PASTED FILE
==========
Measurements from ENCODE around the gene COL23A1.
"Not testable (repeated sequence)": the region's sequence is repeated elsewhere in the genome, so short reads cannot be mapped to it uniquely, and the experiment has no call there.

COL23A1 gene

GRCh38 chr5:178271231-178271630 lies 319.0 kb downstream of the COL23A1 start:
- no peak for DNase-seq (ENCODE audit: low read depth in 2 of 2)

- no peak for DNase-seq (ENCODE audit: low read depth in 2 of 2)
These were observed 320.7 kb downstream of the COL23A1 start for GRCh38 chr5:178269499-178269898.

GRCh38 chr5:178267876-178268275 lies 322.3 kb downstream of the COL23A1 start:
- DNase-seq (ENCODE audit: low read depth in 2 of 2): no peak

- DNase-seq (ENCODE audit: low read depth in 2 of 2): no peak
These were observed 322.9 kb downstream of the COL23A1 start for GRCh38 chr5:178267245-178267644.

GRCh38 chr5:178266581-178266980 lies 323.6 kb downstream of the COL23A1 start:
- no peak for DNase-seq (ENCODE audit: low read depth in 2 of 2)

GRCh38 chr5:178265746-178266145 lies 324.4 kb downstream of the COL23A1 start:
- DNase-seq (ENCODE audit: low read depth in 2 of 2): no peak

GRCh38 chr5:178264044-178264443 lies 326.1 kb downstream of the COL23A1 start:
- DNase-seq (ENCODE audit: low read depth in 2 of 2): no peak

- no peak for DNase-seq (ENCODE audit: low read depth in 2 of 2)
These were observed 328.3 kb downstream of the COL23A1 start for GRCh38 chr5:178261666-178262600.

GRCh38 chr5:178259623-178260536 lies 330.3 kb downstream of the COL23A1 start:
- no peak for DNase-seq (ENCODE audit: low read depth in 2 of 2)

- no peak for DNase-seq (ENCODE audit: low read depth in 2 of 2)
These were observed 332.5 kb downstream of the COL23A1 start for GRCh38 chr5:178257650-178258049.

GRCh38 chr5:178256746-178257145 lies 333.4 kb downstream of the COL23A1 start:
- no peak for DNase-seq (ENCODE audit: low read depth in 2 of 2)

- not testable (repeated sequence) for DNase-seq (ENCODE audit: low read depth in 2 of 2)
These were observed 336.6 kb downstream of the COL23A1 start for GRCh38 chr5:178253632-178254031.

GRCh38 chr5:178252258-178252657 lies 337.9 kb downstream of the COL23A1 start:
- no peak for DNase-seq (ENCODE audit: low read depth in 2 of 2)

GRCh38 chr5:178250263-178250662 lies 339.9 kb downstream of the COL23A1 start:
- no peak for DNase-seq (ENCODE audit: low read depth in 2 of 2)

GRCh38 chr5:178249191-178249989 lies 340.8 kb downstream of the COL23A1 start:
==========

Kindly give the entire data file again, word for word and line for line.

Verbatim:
Measurements from ENCODE around the gene COL23A1.
"Not testable (repeated sequence)": the region's sequence is repeated elsewhere in the genome, so short reads cannot be mapped to it uniquely, and the experiment has no call there.

COL23A1 gene

GRCh38 chr5:178271231-178271630 lies 319.0 kb downstream of the COL23A1 start:
- no peak for DNase-seq (ENCODE audit: low read depth in 2 of 2)

- no peak for DNase-seq (ENCODE audit: low read depth in 2 of 2)
These were observed 320.7 kb downstream of the COL23A1 start for GRCh38 chr5:178269499-178269898.

GRCh38 chr5:178267876-178268275 lies 322.3 kb downstream of the COL23A1 start:
- DNase-seq (ENCODE audit: low read depth in 2 of 2): no peak

- DNase-seq (ENCODE audit: low read depth in 2 of 2): no peak
These were observed 322.9 kb downstream of the COL23A1 start for GRCh38 chr5:178267245-178267644.

GRCh38 chr5:178266581-178266980 lies 323.6 kb downstream of the COL23A1 start:
- no peak for DNase-seq (ENCODE audit: low read depth in 2 of 2)

GRCh38 chr5:178265746-178266145 lies 324.4 kb downstream of the COL23A1 start:
- DNase-seq (ENCODE audit: low read depth in 2 of 2): no peak

GRCh38 chr5:178264044-178264443 lies 326.1 kb downstream of the COL23A1 start:
- DNase-seq (ENCODE audit: low read depth in 2 of 2): no peak

- no peak for DNase-seq (ENCODE audit: low read depth in 2 of 2)
These were observed 328.3 kb downstream of the COL23A1 start for GRCh38 chr5:178261666-178262600.

GRCh38 chr5:178259623-178260536 lies 330.3 kb downstream of the COL23A1 start:
- no peak for DNase-seq (ENCODE audit: low read depth in 2 of 2)

- no peak for DNase-seq (ENCODE audit: low read depth in 2 of 2)
These were observed 332.5 kb downstream of the COL23A1 start for GRCh38 chr5:178257650-178258049.

GRCh38 chr5:178256746-178257145 lies 333.4 kb downstream of the COL23A1 start:
- no peak for DNase-seq (ENCODE audit: low read depth in 2 of 2)

- not testable (repeated sequence) for DNase-seq (ENCODE audit: low read depth in 2 of 2)
These were observed 336.6 kb downstream of the COL23A1 start for GRCh38 chr5:178253632-178254031.

GRCh38 chr5:178252258-178252657 lies 337.9 kb downstream of the COL23A1 start:
- no peak for DNase-seq (ENCODE audit: low read depth in 2 of 2)

GRCh38 chr5:178250263-178250662 lies 339.9 kb downstream of the COL23A1 start:
- no peak for DNase-seq (ENCODE audit: low read depth in 2 of 2)

GRCh38 chr5:178249191-178249989 lies 340.8 kb downstream of the COL23A1 start: